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Could PubMed be a viable route to discovering plain language summaries?

AUTHORS:

Caroline Shepherda, Gemma Fisherb, Jolanta Beinarovicac and Jason Gardnera
Click here to see Plain Language Summary

INTRODUCTION

Plain language summaries (PLS) are intended to widen the accessibility of published research findings in a non-technical language.1,2 The stakeholders of PLS are time-poor specialists, non-specialist healthcare professionals, as well as patients, carers and journalists.

PLS are often published on journal websites linked to the original articles: however, they are difficult to locate because they are not found by regular search engines.3

PubMed is a database used by researchers and healthcare providers to access biomedical publications. Publishers, or in some instances, authors, add and index a PubMed entry for each article following the XML guide. We identified three meta-tags used to index publications that are written in non-technical language:





  • Summary for patients is a document type that summarises a single article in non-technical language. The summaries are intended for patients or the lay public to explain, in non-technical terms, the scientific or medical findings reported in the full article that is accessible through the publisher’s website. PubMed records of original publications that have corresponding summaries for patients have been accessible using the tag ‘hassummaryforpatientsin’ since 2003.


  • Plain language summary is an enhancement that was added to PubMed in February 2019. In some cases, the full text of PLS is provided by the publisher and appears below the abstract of an original article in the PubMed record. PLS can be retrieved through an untagged search on PubMed.

Patient education handout is a summary intended for patients or the lay public to explain a procedure or condition or summarise or comment on articles that report scientific or medical findings. These summaries are designed for physicians to share with patients or to assist physicians in talking to patients. PubMed introduced patient education handouts in 2002, and to date, it is the only publication type on PubMed written for a consumer audience. Currently, there are no unique Medical Subject Heading (MeSH) terms or tags for patient education handouts.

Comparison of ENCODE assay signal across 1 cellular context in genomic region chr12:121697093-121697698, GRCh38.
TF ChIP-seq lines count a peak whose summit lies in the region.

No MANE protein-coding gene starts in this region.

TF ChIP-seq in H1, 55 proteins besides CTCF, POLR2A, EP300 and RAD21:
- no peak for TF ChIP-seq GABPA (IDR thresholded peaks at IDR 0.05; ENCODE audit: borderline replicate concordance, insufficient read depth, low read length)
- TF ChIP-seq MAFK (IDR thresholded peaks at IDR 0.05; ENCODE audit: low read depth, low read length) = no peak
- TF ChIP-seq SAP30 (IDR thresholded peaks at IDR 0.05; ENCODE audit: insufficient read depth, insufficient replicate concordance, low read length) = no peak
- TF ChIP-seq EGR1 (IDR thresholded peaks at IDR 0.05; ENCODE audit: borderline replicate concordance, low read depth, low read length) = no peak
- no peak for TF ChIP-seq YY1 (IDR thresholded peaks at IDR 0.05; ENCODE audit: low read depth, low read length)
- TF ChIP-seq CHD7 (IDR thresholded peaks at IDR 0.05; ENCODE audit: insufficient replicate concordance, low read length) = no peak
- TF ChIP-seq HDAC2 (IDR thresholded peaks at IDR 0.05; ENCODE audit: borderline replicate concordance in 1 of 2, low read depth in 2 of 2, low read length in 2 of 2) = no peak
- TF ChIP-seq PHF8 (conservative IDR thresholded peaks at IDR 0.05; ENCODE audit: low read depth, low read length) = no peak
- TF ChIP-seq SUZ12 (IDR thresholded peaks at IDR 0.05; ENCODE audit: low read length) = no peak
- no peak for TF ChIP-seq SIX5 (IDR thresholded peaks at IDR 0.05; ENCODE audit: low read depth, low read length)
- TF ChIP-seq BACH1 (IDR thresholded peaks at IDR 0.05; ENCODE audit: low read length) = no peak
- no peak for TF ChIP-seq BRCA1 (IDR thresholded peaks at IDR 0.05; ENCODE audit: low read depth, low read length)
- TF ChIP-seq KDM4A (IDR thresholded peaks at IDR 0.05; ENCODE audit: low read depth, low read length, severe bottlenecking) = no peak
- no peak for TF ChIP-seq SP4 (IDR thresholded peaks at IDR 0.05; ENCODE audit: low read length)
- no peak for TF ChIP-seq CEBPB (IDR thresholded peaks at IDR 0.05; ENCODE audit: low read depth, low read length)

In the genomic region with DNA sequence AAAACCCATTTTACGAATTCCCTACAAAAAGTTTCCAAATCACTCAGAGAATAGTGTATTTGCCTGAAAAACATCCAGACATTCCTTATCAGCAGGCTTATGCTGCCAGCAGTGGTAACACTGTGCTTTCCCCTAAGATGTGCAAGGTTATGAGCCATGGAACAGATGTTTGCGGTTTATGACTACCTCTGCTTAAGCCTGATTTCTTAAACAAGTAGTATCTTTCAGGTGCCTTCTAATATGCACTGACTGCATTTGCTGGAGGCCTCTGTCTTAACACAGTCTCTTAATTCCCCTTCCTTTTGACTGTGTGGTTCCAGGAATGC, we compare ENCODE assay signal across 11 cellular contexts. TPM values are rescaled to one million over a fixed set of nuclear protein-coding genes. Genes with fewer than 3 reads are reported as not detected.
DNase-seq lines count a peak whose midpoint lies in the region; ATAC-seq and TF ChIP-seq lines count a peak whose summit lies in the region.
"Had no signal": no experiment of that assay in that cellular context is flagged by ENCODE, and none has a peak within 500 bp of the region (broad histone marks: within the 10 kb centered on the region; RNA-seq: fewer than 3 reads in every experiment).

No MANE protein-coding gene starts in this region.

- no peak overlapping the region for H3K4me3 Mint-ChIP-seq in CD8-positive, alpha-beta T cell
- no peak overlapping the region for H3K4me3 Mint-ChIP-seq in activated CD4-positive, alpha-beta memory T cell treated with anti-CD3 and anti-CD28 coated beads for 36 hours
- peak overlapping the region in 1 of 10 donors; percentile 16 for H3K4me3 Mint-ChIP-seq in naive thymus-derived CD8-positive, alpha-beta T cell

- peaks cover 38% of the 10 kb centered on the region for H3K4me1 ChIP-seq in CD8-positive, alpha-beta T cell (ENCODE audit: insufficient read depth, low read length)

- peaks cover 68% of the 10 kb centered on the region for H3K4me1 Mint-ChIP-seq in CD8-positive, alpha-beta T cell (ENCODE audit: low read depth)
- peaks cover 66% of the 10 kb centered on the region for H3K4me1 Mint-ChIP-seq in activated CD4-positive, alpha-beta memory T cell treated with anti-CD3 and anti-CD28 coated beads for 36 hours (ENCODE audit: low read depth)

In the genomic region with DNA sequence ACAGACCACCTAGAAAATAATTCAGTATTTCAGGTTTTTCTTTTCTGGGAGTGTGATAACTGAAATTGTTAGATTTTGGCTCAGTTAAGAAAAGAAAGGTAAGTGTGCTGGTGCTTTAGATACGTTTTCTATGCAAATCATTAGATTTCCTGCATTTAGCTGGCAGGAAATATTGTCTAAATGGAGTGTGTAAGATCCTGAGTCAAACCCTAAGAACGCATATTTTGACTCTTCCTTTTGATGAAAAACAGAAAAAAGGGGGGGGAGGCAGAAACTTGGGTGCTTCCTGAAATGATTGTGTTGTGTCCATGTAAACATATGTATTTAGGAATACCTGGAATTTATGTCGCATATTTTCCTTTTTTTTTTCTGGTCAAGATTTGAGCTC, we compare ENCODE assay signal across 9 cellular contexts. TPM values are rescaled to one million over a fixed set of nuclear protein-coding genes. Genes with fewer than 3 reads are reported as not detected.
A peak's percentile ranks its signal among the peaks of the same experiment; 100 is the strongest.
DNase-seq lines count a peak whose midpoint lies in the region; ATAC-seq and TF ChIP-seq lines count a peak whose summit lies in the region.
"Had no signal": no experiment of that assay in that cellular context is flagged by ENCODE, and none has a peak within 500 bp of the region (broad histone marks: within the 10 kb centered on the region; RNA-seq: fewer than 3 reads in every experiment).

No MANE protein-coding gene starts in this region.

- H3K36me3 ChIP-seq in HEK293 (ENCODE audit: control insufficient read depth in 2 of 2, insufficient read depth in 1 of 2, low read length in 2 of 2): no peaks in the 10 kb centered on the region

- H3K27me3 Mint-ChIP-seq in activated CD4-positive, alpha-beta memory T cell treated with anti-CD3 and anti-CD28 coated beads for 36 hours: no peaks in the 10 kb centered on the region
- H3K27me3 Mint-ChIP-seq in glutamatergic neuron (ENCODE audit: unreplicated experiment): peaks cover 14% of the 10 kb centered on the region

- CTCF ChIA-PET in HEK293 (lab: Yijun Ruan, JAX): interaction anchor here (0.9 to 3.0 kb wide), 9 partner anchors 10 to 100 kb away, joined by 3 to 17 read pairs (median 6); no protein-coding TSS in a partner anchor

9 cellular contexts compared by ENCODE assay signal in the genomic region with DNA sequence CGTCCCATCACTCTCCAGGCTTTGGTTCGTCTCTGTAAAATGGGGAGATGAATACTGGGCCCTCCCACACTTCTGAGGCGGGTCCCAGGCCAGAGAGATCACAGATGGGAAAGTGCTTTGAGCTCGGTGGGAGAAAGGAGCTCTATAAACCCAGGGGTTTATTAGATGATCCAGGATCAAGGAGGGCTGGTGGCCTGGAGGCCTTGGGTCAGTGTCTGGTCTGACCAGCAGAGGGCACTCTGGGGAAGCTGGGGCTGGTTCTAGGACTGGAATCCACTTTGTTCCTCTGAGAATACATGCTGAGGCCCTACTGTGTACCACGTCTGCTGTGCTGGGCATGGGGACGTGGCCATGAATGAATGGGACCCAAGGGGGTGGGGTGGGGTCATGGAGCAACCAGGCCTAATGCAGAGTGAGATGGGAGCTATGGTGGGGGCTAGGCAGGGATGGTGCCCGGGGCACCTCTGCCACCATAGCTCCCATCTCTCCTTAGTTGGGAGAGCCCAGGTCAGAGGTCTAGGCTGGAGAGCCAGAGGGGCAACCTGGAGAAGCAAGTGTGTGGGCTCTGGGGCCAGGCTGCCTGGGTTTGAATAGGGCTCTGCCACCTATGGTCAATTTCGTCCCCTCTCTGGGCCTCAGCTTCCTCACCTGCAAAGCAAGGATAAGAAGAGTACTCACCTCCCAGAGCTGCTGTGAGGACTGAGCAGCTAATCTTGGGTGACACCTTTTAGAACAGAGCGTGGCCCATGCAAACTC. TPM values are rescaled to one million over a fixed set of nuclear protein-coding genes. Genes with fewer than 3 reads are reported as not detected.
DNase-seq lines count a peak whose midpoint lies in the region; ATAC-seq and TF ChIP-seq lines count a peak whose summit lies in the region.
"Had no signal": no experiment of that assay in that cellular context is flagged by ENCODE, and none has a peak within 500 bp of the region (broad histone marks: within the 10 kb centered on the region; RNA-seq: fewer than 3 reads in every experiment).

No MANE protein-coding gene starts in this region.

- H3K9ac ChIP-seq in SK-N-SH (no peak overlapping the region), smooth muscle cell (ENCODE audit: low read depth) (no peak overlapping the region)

METHODS

On 28 August 2019, searches were conducted in PubMed using tagging terms ‘hassummaryforpatientsin’ or ‘patient education handout’ or ‘plain-language-summary’ for articles from 1 January 2018. The route to the tagged lay material was mapped for each of the three tagging terms. From the search results returned, documents identified from the three meta-tags were categorised as either PLS linked to a journal article or standalone patient information. We collated the information on which journals were indexing these documents using the meta-tags.

RESULTS

The user journey into discovering non-technical summaries using different meta-tags on PubMed:

 

Most PLS were found using 'plain language summary'. A considerable number of PLS (N=116) were found searching for patient education handout.

PLS

Patient information

N/A

Different journals have non-overlapping preferences in PLS tagging.

PLS

Patient information

LIMITATIONS

It is difficult to compare the popularity of the three meta-tags. The 'patient education handout' and 'hassummaryforpatientsin' tags have been in existence for more than 16 years, whereas 'plain language summary' was only introduced to PubMed in early 2019.

CONCLUSIONS

  • Three document tags are available in PubMed for lay materials, with little overlap between the journals using them to index PLS linked to journal articles.

  • Few of the journals publishing PLS with original articles are using the plain language summaries meta-tags which was added for indexing early in 2019.

  • PLS are extremely difficult for the lay public to locate, but with enhancement and search engine optimisation, PubMed has the potential to provide a direct route to PLS.

RECOMMENDATIONS

In order to establish PubMed as a repository for PLS that can be found using regular search engines, we recommend:

  • Creating a new search engine, PLS PubMed, a specific full-text PLS record in PubMed, that exclusively houses PLS records, is user-friendly for the lay public to search for PLS on their specified topic and can be found from common search engines, such as Google;

  • Promoting the ‘plain language summary’ tag to publishers submitting articles to PubMed;

  • Promoting and educating on the PLS feature in PubMed to the scientific community.

The proposed layperson-friendly route of finding a PLS:

Acknowledgements and disclosures

The authors gratefully acknowledge Elaine Wilson (McCann Health) for early initiation of the project and Kate Majewski (NIH) for guidance and information on PubMed meta-tags and review of this poster.

All authors participated in the research. The abstract was prepared by Caroline Shepherd, Gemma Fisher and Jason Gardner. The poster was prepared by Caroline Shepherd, Jolanta Beinarovica and Jason Gardner. All authors provided feedback and final approval for the poster.

Poster presented at the ISMPP European Meeting, London, UK, 21–22 January 2020.